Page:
Every Minute Counts
In California employers cannot shave off time from the hours worked by an employee. For example, if an employee’s scheduled work time is at 9:00 a.m., however, the employee reports to work, clocks-in, and begins to work at 8:55 a.m., the employer cannot shave or round the employee’s time to the scheduled start time. Also, if an employee clocks-out for lunch at 11:55 a.m. and clocks back in after lunch at 12:20 p.m., the employer cannot automatically deduct 30 minutes of time from the employees hours worked, the employer can only deducted 25 minutes during which the employee actually took a lunch break. At the end of the day, if the employee’s scheduled time to end his/her shift is at 5:00 p.m. and the employee works even minutes after and clocks out at 5:05 p.m., the employer cannot shave or round the employee’s time to 5:00 p.m. This practice is known as improper rounding. Employers will argue that rounding employee’s time is permissible. However, the only reason why employers utilize rounding is for their benefit in that over time the minutes they shave from employees results in a gain to the employer and a loss of wages to the employee.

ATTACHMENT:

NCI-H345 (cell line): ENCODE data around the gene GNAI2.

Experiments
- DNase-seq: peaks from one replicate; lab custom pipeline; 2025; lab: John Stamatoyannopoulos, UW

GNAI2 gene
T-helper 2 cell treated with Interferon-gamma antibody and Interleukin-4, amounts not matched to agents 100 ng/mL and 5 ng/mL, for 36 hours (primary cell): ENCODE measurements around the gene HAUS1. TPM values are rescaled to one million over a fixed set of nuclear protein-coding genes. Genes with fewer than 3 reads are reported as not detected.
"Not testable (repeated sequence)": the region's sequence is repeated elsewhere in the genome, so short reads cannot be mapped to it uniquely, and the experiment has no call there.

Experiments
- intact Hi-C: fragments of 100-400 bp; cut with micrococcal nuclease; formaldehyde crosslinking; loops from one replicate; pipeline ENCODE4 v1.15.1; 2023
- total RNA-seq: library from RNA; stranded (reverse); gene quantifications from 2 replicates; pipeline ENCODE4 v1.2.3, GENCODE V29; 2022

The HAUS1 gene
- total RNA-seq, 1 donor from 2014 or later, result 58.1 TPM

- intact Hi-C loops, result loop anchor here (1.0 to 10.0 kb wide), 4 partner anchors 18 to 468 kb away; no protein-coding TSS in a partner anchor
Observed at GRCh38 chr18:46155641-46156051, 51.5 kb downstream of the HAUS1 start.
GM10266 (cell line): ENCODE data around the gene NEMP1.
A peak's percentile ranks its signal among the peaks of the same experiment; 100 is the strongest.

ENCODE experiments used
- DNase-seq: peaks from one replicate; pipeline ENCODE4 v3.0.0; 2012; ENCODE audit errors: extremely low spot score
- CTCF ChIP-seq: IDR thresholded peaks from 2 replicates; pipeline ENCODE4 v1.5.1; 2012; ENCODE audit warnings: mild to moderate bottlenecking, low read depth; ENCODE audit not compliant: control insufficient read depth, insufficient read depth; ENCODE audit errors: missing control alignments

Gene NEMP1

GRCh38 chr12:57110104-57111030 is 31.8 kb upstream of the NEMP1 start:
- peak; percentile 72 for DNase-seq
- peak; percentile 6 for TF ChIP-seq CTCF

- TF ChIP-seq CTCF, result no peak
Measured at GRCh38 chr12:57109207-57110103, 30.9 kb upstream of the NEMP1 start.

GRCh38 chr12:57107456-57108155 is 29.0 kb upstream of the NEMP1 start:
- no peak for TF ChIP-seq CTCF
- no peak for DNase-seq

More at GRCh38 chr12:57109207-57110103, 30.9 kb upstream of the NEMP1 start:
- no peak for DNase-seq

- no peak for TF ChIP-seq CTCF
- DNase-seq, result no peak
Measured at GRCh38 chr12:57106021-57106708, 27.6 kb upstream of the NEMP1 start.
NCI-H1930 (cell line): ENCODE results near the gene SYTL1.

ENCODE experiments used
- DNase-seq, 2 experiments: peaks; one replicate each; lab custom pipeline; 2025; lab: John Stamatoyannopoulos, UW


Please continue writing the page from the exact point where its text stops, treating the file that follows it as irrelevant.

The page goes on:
If any of your clients provide you with a pay stub reflecting only whole numbers, such as 40.0 hours or 80.0 hours, i.e., no minutes are reflected, it would be prudent to obtain your client’s clock-in and clock-out records to determine if the employer implemented an improper rounding practice in recording the hours worked. You should also ask your clients for details about their daily routine, including pre and post shift duties, such as, donning and duffing uniforms, wearing protective equipments, washing hands, preparing merchandise, gathering necessary work tools, etc. which would also assist in determining if the employer implemented an improper rounding practice in recording the hours worked.
The Nourmand Law Firm, APC exclusively represents California employees throughout the state of California to enforce California wage and hour laws and employment rights. If any of your clients find themselves subjected to wage and hour violations, such as those stated here, or any employment discrimination, including but not limited to, disability discrimination, pregnancy discrimination, sexual harassment, etc. Please contact our office at (800) 700-WAGE (9243) to discuss your client’s concerns. We provide free consultation and pay referral fees to attorneys pursuant to state bar rules of professional conduct. You can also visit us on the web at www.CheatedOnWages.com or www.CaliforniaEmployeeRightsLawyer.com.